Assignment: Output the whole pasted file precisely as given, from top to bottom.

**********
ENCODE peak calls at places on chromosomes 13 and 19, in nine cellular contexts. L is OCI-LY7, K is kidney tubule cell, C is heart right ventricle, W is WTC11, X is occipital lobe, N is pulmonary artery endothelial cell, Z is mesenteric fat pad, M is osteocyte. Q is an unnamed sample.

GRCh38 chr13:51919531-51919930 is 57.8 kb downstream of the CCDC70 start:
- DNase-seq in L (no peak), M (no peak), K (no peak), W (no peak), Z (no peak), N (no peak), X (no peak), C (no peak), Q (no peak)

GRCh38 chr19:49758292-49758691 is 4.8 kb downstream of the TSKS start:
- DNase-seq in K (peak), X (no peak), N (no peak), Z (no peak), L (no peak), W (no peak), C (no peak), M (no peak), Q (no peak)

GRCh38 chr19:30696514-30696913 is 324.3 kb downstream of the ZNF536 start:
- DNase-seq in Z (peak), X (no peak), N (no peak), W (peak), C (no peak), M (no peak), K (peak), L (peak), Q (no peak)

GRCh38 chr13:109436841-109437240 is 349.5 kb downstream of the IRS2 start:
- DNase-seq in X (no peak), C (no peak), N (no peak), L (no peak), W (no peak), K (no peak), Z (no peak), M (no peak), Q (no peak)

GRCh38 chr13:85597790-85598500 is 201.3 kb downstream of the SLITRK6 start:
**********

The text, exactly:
ENCODE peak calls at places on chromosomes 13 and 19, in nine cellular contexts. L is OCI-LY7, K is kidney tubule cell, C is heart right ventricle, W is WTC11, X is occipital lobe, N is pulmonary artery endothelial cell, Z is mesenteric fat pad, M is osteocyte. Q is an unnamed sample.

GRCh38 chr13:51919531-51919930 is 57.8 kb downstream of the CCDC70 start:
- DNase-seq in L (no peak), M (no peak), K (no peak), W (no peak), Z (no peak), N (no peak), X (no peak), C (no peak), Q (no peak)

GRCh38 chr19:49758292-49758691 is 4.8 kb downstream of the TSKS start:
- DNase-seq in K (peak), X (no peak), N (no peak), Z (no peak), L (no peak), W (no peak), C (no peak), M (no peak), Q (no peak)

GRCh38 chr19:30696514-30696913 is 324.3 kb downstream of the ZNF536 start:
- DNase-seq in Z (peak), X (no peak), N (no peak), W (peak), C (no peak), M (no peak), K (peak), L (peak), Q (no peak)

GRCh38 chr13:109436841-109437240 is 349.5 kb downstream of the IRS2 start:
- DNase-seq in X (no peak), C (no peak), N (no peak), L (no peak), W (no peak), K (no peak), Z (no peak), M (no peak), Q (no peak)

GRCh38 chr13:85597790-85598500 is 201.3 kb downstream of the SLITRK6 start: